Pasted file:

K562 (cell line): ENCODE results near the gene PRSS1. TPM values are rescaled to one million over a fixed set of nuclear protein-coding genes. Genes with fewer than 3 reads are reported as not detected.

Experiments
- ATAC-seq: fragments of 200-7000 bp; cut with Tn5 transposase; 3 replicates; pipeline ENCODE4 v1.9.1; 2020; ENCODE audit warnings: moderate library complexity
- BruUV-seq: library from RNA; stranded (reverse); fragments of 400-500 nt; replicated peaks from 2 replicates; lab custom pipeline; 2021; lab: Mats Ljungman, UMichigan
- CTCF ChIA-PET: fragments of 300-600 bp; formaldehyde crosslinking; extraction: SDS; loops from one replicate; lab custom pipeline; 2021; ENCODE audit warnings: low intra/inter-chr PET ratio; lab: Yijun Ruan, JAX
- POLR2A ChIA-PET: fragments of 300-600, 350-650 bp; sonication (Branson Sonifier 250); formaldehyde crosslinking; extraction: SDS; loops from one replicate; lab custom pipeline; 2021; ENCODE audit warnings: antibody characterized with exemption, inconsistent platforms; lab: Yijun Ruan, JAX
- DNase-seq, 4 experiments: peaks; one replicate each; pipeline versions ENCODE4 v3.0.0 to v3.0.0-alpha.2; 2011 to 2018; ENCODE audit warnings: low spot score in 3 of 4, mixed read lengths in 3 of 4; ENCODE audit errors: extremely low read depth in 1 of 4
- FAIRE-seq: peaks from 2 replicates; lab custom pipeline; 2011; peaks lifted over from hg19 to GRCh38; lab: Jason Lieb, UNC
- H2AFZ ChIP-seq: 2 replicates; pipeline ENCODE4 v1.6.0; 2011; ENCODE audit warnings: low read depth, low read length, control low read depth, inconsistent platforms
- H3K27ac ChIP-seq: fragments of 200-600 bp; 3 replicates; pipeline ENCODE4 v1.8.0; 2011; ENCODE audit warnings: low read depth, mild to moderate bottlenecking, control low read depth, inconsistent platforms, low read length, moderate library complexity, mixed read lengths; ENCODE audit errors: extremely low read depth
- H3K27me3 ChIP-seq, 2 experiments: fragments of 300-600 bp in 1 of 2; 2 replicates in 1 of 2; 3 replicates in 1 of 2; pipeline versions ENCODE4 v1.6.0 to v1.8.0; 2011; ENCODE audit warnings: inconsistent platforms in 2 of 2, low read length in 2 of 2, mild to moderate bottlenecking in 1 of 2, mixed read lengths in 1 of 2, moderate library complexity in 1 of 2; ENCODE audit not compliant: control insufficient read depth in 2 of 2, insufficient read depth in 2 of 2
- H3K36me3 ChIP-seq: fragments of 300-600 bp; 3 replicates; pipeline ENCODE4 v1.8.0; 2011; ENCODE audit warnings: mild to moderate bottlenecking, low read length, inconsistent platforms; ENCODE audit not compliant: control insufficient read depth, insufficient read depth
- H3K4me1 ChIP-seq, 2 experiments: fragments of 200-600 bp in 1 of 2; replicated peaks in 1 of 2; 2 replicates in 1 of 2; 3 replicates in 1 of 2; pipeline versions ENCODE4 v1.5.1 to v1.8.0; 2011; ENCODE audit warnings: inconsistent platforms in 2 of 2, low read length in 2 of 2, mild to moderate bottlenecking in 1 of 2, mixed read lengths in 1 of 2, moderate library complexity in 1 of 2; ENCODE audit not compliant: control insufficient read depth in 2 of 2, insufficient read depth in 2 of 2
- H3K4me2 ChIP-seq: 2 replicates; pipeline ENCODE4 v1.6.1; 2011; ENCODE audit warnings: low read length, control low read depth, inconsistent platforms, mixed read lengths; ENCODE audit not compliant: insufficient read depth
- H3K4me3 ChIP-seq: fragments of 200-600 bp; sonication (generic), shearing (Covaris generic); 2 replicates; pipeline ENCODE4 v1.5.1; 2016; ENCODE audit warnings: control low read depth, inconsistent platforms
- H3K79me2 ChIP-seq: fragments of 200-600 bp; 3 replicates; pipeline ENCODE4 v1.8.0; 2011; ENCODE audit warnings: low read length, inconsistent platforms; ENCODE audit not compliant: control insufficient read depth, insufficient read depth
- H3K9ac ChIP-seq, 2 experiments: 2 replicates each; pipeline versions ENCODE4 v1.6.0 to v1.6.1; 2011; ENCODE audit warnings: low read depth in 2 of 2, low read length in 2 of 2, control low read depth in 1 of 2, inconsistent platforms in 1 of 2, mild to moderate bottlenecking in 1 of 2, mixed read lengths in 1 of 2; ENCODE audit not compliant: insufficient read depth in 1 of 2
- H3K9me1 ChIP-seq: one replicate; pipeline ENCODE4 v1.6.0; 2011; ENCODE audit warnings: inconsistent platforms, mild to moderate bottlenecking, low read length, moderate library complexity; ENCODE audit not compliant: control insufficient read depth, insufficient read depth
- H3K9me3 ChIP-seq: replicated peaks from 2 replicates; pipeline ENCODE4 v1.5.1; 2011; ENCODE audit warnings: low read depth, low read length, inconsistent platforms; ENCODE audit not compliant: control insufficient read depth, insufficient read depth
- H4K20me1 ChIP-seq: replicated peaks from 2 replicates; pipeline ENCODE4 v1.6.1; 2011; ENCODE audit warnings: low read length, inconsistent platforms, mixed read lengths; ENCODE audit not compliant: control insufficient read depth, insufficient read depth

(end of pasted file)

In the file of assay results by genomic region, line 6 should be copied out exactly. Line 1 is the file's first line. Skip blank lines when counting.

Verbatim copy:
- POLR2A ChIA-PET: fragments of 300-600, 350-650 bp; sonication (Branson Sonifier 250); formaldehyde crosslinking; extraction: SDS; loops from one replicate; lab custom pipeline; 2021; ENCODE audit warnings: antibody characterized with exemption, inconsistent platforms; lab: Yijun Ruan, JAX